For the last two weeks here in North America we've been bombarded by media articles and TV programs about the fiftieth anniversary of Kennedy's murder. I'm all JFK'd out, really - I mean enough, already. I confess to watching one program all the way through - at the start of the media frenzy two weeks ago - which I actually found rather interesting because it followed a police officer (refreshingly: Australian) who had examined the available evidence to reconstruct the crime scene as much as he could. He had some very interesting observations and the conclusion was - without hyperbole or wild speculation - that Lee Squirty Oswald was indeed not the only sniper at work that day. It all seemed believable and encouragingly backed up by evidence rather than speculation. The idea of reconstructing a scene is interesting to me, especially if it supports a fresh perspective on an event.
When that program finished, however, my JFK/conspiracy tanks had been topped up. I was full (they are only small tanks). However, since then the media (of every kind) have been determinedly trying to squeeze large amounts of JFK-related bullshit (recycled, re-hashed and otherwise) into the tanks - mine and everyone else's. Now, I understand that some people (I'm prepared to go out on a limb and suggest that it's a small group) remain fascinated by the event and enjoy reading new meanings into other people's meanings based upon assumptions, guesses and absolutely no evidence. I understand that it can be entertaining to immerse oneself into these things even though I don't share the enthusiasm.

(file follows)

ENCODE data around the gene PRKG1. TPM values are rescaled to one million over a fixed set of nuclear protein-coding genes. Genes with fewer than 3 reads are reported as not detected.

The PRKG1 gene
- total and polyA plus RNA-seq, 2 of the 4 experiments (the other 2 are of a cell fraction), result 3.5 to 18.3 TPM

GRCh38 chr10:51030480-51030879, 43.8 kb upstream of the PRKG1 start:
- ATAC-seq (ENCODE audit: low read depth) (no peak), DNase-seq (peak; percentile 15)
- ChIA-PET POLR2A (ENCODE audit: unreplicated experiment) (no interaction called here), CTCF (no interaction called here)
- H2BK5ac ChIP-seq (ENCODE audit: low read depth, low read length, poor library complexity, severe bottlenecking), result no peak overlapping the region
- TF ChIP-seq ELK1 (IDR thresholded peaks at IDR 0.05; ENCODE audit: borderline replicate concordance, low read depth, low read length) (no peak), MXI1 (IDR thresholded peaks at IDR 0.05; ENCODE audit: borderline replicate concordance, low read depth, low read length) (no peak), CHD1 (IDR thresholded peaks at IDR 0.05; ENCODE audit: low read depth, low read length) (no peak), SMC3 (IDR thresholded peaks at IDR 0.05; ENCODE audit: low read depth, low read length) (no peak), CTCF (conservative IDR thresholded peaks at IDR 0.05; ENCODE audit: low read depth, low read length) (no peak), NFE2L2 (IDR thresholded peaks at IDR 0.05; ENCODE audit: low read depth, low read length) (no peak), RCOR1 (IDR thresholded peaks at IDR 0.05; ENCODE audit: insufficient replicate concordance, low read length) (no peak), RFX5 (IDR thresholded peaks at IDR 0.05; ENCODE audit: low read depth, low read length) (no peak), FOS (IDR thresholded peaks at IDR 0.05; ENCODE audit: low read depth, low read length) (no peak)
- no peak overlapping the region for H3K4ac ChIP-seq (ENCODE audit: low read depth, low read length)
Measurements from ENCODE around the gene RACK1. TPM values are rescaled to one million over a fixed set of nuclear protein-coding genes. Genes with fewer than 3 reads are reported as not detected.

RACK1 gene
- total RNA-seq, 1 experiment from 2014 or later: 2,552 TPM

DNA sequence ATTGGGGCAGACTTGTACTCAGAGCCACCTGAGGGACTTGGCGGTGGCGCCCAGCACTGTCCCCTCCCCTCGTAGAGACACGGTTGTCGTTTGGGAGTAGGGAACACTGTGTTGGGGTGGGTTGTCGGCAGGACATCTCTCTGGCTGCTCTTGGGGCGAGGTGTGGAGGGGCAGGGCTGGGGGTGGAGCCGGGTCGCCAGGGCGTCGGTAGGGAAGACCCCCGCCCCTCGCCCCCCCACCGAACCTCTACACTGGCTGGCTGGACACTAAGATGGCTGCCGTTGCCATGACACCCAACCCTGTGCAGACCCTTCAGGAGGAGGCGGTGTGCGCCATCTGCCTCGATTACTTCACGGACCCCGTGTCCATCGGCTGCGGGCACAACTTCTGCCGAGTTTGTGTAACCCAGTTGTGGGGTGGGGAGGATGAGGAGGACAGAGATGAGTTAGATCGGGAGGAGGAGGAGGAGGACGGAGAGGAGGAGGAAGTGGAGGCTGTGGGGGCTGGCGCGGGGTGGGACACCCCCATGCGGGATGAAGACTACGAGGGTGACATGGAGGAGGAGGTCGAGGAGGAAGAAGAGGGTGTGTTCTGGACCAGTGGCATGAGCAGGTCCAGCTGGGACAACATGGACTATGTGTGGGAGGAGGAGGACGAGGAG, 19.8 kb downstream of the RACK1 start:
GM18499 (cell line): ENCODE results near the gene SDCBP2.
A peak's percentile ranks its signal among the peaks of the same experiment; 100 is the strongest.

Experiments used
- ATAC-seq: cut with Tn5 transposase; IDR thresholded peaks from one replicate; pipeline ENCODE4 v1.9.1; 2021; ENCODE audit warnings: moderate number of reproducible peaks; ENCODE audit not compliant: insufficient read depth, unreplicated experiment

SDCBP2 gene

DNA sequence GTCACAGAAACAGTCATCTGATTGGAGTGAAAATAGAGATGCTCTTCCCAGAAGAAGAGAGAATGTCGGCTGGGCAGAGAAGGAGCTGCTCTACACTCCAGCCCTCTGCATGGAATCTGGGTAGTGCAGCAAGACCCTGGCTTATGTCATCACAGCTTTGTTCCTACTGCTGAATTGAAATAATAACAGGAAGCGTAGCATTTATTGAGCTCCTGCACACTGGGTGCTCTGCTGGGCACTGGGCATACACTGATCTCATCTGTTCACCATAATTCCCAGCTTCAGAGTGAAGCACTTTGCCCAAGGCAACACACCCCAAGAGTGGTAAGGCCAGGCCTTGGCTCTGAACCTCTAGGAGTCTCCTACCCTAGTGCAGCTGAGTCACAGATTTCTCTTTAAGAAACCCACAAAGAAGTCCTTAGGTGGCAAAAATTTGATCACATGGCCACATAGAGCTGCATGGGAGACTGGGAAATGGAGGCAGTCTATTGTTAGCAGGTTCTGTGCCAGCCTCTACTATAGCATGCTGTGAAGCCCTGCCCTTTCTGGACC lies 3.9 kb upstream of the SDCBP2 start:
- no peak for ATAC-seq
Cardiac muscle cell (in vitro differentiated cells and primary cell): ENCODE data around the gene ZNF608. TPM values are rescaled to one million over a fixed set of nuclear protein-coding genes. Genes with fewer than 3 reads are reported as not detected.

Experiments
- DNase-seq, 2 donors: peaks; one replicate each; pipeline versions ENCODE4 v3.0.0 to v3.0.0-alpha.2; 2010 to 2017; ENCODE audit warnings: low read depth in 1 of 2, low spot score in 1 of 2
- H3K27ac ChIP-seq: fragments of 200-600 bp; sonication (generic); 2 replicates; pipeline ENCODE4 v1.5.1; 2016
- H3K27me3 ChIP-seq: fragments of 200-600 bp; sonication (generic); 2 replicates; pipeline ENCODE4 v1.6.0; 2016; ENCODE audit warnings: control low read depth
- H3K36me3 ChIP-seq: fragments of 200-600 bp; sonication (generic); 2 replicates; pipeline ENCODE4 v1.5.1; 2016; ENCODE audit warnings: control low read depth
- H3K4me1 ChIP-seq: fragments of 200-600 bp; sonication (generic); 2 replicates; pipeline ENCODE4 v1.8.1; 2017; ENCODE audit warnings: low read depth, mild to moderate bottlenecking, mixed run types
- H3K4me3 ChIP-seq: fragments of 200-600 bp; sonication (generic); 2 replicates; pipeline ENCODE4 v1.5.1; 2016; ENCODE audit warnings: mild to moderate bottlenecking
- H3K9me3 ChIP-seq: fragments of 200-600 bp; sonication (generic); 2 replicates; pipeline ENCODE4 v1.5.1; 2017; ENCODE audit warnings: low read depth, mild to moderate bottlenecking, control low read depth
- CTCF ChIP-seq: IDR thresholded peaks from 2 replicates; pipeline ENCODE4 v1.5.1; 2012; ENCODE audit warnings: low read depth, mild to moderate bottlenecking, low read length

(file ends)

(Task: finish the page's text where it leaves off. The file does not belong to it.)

BUT...REALLY, folks, come ON! Fifty years and we're still dredging up conspiracy ideas? The man was murdered, one of the probable killers was subsequently murdered, and it seems also probable that at least one other person was involved but got away with it (and they are either pushing up the daisies themselves or scooting around Florida in a golf cart by now). It's now an OLD story. It's VERY old - and frankly it's irrelevant to the current era. It's not as important to most of the world as it seems to be to a diminishing group of Americans - really; it isn't. A man died at the hands of others, but even though he was of such political importance, guess what; the world kept turning and life went on. Speaking of turning: can we please now turn the page on this subject and leave it to people who, for the most par